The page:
Despite being at the tail end of the rainy season, autumn is an excellent time for an Amazon River Cruise because of the high river levels opening up creeks and waterways that aren’t accessible at other times of the year. The increased rainfall draws out animals and marks the beginning of their mating season, as well as saturating the colors of the rainforest.
The sea is at its warmest in the autumn months and provides perfect conditions for snorkeling at the coast. It’s a good time to visit the Galapagos Islands, making the most of calmer seas and skies, and a plethora of wildlife to see. The Uyuni salt flats are transformed into a spectacular reflective surface in the autumn making for jaw-dropping photos.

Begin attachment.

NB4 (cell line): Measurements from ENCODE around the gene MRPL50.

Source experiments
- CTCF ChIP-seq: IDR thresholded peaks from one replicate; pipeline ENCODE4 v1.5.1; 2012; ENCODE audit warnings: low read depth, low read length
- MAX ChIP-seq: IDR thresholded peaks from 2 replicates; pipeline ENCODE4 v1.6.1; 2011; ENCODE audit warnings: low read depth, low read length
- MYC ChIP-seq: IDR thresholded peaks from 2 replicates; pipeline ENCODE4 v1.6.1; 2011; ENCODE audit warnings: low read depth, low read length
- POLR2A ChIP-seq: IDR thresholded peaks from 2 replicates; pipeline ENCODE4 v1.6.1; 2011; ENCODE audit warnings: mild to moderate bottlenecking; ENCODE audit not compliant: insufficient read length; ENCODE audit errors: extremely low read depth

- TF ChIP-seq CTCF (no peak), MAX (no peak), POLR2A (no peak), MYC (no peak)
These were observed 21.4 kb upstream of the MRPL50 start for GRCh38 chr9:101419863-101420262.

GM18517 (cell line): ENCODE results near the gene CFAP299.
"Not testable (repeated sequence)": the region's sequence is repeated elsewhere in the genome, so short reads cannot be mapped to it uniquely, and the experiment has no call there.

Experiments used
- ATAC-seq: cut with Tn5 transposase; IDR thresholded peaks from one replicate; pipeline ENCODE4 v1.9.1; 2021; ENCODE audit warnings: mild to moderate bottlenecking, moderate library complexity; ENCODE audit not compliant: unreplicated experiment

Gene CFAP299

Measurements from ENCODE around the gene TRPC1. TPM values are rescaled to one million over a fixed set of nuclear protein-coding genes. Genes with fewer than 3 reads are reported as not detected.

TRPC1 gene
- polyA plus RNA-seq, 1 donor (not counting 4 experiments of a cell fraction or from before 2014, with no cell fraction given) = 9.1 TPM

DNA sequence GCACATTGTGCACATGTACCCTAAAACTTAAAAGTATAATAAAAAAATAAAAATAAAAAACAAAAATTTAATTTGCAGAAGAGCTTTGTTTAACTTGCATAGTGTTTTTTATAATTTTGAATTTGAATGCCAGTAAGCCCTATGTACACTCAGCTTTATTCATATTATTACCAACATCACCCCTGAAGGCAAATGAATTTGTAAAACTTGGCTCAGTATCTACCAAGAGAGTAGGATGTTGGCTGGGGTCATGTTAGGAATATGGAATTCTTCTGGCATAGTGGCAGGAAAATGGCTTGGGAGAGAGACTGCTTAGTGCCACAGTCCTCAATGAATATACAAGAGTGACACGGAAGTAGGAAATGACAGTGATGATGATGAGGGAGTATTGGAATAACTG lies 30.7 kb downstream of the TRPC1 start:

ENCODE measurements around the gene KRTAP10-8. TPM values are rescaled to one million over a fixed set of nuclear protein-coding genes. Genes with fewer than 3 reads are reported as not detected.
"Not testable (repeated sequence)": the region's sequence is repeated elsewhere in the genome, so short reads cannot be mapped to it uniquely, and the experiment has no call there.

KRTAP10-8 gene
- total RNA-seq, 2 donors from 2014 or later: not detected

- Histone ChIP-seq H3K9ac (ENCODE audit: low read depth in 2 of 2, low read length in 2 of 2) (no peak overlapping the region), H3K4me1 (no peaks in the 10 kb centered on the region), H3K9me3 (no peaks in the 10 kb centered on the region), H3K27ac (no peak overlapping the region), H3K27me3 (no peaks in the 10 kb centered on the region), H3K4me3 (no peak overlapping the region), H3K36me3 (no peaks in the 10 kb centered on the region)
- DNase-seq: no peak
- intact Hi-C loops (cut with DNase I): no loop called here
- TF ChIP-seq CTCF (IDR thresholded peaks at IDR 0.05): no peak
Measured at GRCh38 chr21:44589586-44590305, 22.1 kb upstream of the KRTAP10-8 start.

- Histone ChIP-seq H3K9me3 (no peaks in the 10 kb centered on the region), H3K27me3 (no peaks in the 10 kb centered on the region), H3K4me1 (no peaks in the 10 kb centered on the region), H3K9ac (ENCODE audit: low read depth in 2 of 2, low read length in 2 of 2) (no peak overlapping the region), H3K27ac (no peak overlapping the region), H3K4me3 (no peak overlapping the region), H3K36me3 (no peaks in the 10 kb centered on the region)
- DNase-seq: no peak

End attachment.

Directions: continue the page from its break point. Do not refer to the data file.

Urban View of White Santiago, Chile
Winter (June – August)
Winter in South America marks the end of the wet season – be ready for clearer skies and cooler temperatures. This is probably the busiest tourist time, but for good reason – the clear conditions are perfect for visiting sites like Machu Picchu and hiking in general (make sure to book Inca Trail tickets six months in advance), and Brazil’s epic wetland the Pantanal brims with wildlife at this time of year. Explore the Atacama Desert in the winter and be rewarded by astonishingly clear starry skies at night.
Patagonia in southern Chile and Argentina is mostly shut down in the winter by harsh ice and snow, but some areas are open for skiing and other snowsports. It’s also worth bearing in mind that during the dry season a dense fog called La Garua descends on Peru’s capital of Lima, whereas nearby Cusco benefits from blue skies and minimal rain.
Buenos Aires hosts the Tango’s International Festival and Dance World Cup in August each year which is worth a trip, while the end of July transforms a small Bolivian town called San Ignacio de Moxos into a wild summer party of costumes and color.